Experience with medications

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  • #5032
    CarysCarys
    Participant

    For those with primary Raynaud’s, what have been your experiences with calcium blockers?

    Normally, I vacillate between periods of freezing cold, purple-lilac extremities and red-hot swollen hands and feet.  Somewhere in the mix, my extremities/skin will have a somewhat normal pallor for about a few minutes here and there.  I’d like to know if medications have helped anyone maintain a more even color rather than the extreme variations I have during the course of a normal day.

    #5035
    JudithJudith
    Participant

    Hi Carys. I have secondary Raynaud’s so I can’t really answer your question but I do have a comment. While “freezing cold, purple-lilac extremities” are characteristic of Raynaud’s, “red-hot swollen hands and feet” are not. It is possible you have both Raynaud’s and erythromelalgia. You might want to investigate erythromelalgia to see if it matches what you’ve been experiencing. If you do have both conditions, taking a calcium channel blocker might decrease your Raynaud’s symptoms but increase your erythromelalgia symptoms.

    #5679
    GailsmailGailsmail
    Participant

    I have tried 3 different medications and found that they were only slightly effective and had side effects…headaches, anxiety, tightness in chest, insomnia.  The next step for me is sildenafil (viagara, Cialis) but I have to show first that the first 3 drugs didn’t work so that the government will pay for it.  I think I’m going to live with the annoying aspects of Raynauds  and then when I have an attack see if I can get approval.

     

    #5758
    Birdlistenerbirdlistener
    Participant

    Hi Carys.  I have primary Raynaud’s, and the colors of my toes and fingers sound like yours.  They might be bright white, within minutes beet red, and later, purple or black.  I have been concerned about trying some of the medications, especially since they affect the entire body.   I will share something that was prescribed for me by a podiatrist that gives me relief from pain and even helps to even out the color within five minutes or so.  I apply topical Nitri Bid (Nitroglycerine, ointment,  2 %) after showering and when I have extreme pain in my toes.  I apply the ointment to the base and top of my foot, next to and all the way across the toe line.  The medication I took daily gave me headaches, didn’t help that much, and I can do without it on most days.  But, if I have a bad day in the cold or hurt and have dark toes after a shower, the Nitro Bid ointment, followed by lying down for a few minutes with my foot elevated gives me more relief than the other meds.  I have learned that if I apply the ointment as soon as I see my toes turning as white as a sheet, I can actually lessen the pain before it gets too bad.  That has been my preference, even though my physician wishes I would take another med.  Because I have primary Raynaud’s, my overall vascular system is fine.  It is only in my toes and fingers (mostly toes) that I lack circulation.  (No circulation in fact in the toe that had dry gangrene last year.)  You might ask your doc about nitro bid.  No side-effects whatsoever.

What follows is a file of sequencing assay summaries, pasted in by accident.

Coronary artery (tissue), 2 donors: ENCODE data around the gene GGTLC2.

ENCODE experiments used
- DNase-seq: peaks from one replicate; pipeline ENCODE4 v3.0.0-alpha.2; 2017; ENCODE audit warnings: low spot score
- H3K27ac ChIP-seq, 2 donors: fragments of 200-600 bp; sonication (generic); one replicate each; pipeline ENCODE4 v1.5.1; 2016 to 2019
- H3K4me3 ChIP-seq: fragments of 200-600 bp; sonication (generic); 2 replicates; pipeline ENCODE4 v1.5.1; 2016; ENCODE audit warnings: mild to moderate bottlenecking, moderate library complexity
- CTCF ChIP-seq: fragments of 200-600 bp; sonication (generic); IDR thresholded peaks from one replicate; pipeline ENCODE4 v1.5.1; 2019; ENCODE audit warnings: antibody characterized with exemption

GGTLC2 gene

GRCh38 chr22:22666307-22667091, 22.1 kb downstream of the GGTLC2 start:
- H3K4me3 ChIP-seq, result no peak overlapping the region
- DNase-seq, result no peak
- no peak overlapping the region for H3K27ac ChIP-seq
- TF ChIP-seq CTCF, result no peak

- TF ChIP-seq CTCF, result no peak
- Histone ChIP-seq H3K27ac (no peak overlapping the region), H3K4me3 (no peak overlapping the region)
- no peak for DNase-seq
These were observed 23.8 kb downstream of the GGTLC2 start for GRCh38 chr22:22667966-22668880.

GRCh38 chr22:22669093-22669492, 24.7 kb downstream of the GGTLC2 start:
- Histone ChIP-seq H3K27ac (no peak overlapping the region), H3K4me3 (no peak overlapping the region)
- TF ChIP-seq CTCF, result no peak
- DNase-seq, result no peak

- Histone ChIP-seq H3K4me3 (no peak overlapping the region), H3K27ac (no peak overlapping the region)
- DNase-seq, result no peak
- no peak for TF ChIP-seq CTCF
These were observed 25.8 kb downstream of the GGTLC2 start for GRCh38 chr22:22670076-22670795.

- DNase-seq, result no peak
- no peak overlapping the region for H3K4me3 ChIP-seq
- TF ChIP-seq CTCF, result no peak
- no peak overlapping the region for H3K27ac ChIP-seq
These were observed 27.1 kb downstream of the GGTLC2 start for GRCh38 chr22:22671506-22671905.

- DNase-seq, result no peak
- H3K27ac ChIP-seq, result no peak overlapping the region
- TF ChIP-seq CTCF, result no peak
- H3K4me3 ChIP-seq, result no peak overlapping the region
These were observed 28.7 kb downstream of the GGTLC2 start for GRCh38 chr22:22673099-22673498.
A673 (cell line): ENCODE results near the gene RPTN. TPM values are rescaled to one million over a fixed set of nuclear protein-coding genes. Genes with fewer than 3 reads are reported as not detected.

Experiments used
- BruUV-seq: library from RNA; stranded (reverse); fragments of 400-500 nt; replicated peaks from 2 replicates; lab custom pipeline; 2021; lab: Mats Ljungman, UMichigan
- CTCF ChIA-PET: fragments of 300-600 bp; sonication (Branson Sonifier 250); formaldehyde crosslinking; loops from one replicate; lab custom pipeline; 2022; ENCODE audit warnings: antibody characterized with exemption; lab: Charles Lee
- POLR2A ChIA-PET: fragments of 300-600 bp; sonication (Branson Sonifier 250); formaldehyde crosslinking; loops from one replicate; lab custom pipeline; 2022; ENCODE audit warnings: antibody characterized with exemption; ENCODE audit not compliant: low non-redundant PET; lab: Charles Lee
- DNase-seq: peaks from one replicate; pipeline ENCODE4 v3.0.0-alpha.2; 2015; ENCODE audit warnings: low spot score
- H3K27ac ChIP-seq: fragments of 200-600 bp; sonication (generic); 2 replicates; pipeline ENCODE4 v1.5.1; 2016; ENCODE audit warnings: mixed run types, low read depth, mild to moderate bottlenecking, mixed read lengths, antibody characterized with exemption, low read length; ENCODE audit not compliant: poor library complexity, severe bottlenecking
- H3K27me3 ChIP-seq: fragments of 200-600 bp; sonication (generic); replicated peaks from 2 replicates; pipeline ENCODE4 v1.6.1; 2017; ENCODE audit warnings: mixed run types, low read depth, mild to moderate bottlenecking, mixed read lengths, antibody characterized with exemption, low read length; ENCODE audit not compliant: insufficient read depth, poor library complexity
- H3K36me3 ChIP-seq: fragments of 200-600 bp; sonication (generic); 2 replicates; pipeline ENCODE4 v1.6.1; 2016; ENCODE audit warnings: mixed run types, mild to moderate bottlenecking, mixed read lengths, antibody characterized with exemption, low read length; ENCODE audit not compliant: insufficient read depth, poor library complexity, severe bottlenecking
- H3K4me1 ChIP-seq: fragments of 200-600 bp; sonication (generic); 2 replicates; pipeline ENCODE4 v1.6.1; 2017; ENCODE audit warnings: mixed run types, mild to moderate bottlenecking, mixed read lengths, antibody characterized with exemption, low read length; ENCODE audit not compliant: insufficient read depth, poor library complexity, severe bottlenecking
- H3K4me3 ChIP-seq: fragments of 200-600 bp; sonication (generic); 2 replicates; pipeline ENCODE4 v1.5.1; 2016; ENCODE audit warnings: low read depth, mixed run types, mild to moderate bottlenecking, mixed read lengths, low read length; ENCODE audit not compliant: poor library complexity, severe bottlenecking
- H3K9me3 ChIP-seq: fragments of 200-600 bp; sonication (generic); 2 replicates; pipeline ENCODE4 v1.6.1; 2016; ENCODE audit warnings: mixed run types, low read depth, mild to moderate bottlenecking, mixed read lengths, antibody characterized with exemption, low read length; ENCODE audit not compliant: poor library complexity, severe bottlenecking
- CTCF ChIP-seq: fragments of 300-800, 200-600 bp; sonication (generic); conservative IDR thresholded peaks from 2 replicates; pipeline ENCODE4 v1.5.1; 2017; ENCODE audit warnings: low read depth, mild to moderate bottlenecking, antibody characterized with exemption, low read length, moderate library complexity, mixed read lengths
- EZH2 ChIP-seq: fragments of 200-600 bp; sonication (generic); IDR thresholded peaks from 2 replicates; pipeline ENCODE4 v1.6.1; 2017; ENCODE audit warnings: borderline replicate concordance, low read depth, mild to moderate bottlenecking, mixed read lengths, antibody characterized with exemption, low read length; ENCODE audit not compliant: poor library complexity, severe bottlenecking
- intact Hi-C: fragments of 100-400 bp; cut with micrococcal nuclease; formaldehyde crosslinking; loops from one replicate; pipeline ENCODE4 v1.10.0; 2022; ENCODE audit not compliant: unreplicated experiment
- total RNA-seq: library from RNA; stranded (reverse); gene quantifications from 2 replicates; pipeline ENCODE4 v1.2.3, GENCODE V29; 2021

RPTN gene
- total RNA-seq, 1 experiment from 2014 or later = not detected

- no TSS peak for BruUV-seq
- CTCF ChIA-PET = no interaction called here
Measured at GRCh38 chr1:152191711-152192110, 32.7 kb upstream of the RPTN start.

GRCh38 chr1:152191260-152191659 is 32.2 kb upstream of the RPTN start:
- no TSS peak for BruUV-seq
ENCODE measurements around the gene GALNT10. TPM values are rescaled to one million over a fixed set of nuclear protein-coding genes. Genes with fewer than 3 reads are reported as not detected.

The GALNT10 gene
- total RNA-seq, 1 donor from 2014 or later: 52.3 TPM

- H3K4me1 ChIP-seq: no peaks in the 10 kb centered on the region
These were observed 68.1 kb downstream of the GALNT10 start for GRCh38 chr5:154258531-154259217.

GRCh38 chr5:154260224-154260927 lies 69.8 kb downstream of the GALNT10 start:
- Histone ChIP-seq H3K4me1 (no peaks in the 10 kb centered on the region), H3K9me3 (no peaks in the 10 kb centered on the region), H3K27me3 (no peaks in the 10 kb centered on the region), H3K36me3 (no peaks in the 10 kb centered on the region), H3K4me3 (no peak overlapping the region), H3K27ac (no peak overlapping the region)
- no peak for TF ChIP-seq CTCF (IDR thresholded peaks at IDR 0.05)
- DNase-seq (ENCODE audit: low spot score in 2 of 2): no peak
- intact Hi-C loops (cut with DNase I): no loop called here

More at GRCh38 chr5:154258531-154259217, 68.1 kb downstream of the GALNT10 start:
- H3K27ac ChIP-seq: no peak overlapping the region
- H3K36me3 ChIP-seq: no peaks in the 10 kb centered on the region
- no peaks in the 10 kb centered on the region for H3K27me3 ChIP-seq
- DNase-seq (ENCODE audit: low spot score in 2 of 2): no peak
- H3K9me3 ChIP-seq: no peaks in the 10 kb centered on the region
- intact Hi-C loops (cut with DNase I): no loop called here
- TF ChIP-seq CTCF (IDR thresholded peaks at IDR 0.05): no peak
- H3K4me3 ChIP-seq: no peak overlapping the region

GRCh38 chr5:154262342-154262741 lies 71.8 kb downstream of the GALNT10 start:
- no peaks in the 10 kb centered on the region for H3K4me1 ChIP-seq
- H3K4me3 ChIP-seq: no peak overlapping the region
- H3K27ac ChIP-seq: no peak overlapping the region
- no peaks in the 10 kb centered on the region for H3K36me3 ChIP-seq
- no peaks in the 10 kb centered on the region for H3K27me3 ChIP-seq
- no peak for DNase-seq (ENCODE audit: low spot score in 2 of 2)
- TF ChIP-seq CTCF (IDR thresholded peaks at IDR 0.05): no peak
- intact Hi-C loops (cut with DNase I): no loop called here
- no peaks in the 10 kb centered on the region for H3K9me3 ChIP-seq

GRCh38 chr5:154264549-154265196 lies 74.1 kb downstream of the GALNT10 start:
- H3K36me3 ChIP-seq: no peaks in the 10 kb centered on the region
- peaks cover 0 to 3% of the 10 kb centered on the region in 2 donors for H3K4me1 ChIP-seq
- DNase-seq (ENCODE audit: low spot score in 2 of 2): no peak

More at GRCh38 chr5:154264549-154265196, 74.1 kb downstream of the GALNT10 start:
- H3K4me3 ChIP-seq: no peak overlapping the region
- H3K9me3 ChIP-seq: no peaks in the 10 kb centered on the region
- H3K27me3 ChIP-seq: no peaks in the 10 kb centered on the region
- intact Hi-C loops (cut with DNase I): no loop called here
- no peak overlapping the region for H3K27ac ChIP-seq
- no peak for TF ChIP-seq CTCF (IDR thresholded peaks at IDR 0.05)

#5760
    GailsmailGailsmail
    Participant

    Thanks! That’s interesting. If things get worse I’ll talk to my doc. I’ve noticed the difference since I stopped taking the meds but still don’t think it’s worth the side effects. I’m going to go stock up on Hotshots!

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